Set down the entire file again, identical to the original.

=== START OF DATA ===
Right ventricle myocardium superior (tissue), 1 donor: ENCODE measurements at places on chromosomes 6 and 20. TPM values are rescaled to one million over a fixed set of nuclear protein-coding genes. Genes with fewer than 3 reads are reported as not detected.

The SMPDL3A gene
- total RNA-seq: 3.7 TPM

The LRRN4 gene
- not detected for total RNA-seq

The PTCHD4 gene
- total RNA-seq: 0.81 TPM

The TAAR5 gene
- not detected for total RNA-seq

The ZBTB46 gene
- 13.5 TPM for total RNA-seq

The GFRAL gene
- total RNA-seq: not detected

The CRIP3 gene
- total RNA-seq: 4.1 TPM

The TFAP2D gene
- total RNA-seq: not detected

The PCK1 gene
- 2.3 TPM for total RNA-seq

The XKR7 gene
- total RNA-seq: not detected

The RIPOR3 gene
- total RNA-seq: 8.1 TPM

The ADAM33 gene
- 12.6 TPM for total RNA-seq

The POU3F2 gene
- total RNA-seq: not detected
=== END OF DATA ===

Right ventricle myocardium superior (tissue), 1 donor: ENCODE measurements at places on chromosomes 6 and 20. TPM values are rescaled to one million over a fixed set of nuclear protein-coding genes. Genes with fewer than 3 reads are reported as not detected.

The SMPDL3A gene
- total RNA-seq: 3.7 TPM

The LRRN4 gene
- not detected for total RNA-seq

The PTCHD4 gene
- total RNA-seq: 0.81 TPM

The TAAR5 gene
- not detected for total RNA-seq

The ZBTB46 gene
- 13.5 TPM for total RNA-seq

The GFRAL gene
- total RNA-seq: not detected

The CRIP3 gene
- total RNA-seq: 4.1 TPM

The TFAP2D gene
- total RNA-seq: not detected

The PCK1 gene
- 2.3 TPM for total RNA-seq

The XKR7 gene
- total RNA-seq: not detected

The RIPOR3 gene
- total RNA-seq: 8.1 TPM

The ADAM33 gene
- 12.6 TPM for total RNA-seq

The POU3F2 gene
- total RNA-seq: not detected